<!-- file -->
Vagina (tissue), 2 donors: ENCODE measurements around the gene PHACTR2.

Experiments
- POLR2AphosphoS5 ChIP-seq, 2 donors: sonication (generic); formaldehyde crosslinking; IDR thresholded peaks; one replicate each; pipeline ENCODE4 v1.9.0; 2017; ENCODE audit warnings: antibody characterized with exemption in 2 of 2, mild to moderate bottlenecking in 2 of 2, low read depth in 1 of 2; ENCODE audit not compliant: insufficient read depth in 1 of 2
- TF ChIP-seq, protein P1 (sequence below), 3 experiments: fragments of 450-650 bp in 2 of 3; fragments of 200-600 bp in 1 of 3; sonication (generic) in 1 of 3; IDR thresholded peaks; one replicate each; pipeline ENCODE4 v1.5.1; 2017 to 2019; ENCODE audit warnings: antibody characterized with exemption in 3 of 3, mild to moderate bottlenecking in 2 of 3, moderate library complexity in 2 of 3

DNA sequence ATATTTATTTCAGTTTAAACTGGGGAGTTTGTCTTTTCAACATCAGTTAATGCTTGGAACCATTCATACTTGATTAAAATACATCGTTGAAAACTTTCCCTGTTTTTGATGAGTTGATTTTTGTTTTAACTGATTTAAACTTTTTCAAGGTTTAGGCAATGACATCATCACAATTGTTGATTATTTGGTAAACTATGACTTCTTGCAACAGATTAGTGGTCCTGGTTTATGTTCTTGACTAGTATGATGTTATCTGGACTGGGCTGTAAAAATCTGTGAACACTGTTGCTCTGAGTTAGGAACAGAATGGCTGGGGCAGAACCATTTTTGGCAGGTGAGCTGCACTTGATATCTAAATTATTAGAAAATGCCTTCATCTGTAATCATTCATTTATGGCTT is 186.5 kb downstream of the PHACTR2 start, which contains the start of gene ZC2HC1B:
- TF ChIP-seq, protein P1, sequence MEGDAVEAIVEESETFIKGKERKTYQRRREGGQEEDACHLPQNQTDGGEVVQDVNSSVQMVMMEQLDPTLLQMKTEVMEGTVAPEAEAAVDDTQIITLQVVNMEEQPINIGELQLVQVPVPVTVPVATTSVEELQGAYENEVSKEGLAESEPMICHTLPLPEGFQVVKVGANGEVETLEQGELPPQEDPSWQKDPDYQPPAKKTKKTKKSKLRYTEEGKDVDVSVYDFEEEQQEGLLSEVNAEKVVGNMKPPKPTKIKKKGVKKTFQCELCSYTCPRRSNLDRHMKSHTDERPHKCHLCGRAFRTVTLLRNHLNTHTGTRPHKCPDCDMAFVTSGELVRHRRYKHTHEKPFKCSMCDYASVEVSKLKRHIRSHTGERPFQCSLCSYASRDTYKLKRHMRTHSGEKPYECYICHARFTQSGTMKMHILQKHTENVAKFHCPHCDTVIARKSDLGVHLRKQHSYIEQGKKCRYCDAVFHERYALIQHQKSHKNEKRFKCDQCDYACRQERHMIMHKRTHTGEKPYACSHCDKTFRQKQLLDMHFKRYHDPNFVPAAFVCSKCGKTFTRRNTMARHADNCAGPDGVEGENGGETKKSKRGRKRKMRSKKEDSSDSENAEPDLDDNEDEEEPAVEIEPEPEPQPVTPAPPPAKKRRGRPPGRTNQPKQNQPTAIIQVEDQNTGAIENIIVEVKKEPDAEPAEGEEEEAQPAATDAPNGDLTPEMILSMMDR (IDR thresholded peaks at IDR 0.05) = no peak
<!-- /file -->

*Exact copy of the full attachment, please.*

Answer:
Vagina (tissue), 2 donors: ENCODE measurements around the gene PHACTR2.

Experiments
- POLR2AphosphoS5 ChIP-seq, 2 donors: sonication (generic); formaldehyde crosslinking; IDR thresholded peaks; one replicate each; pipeline ENCODE4 v1.9.0; 2017; ENCODE audit warnings: antibody characterized with exemption in 2 of 2, mild to moderate bottlenecking in 2 of 2, low read depth in 1 of 2; ENCODE audit not compliant: insufficient read depth in 1 of 2
- TF ChIP-seq, protein P1 (sequence below), 3 experiments: fragments of 450-650 bp in 2 of 3; fragments of 200-600 bp in 1 of 3; sonication (generic) in 1 of 3; IDR thresholded peaks; one replicate each; pipeline ENCODE4 v1.5.1; 2017 to 2019; ENCODE audit warnings: antibody characterized with exemption in 3 of 3, mild to moderate bottlenecking in 2 of 3, moderate library complexity in 2 of 3

DNA sequence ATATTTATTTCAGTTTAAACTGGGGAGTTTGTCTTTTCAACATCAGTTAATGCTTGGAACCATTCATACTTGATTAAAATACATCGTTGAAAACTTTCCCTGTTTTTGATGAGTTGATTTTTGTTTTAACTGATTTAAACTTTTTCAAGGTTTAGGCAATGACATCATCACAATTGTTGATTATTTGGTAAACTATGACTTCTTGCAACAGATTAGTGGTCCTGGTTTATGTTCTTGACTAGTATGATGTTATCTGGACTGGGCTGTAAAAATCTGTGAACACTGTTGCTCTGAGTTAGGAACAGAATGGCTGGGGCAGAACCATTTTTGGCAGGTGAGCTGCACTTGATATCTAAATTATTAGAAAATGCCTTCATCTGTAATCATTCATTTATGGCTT is 186.5 kb downstream of the PHACTR2 start, which contains the start of gene ZC2HC1B:
- TF ChIP-seq, protein P1, sequence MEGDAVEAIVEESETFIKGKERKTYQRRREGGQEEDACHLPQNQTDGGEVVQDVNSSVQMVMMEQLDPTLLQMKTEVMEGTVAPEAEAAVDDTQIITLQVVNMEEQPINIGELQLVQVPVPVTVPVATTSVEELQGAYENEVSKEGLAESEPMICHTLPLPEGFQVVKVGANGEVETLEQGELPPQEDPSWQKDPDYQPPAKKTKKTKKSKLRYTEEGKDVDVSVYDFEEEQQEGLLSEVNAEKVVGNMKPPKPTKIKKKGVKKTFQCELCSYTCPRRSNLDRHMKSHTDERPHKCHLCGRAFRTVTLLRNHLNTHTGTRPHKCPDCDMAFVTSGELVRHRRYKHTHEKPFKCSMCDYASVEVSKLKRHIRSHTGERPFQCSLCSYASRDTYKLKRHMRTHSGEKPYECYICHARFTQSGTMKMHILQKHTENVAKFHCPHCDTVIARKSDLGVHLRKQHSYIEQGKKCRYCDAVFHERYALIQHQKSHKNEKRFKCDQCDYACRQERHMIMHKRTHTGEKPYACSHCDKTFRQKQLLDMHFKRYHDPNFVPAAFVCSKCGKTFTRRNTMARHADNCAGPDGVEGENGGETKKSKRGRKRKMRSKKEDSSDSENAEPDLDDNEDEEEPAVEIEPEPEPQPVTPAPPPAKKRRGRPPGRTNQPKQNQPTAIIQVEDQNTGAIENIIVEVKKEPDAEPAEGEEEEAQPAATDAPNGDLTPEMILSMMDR (IDR thresholded peaks at IDR 0.05) = no peak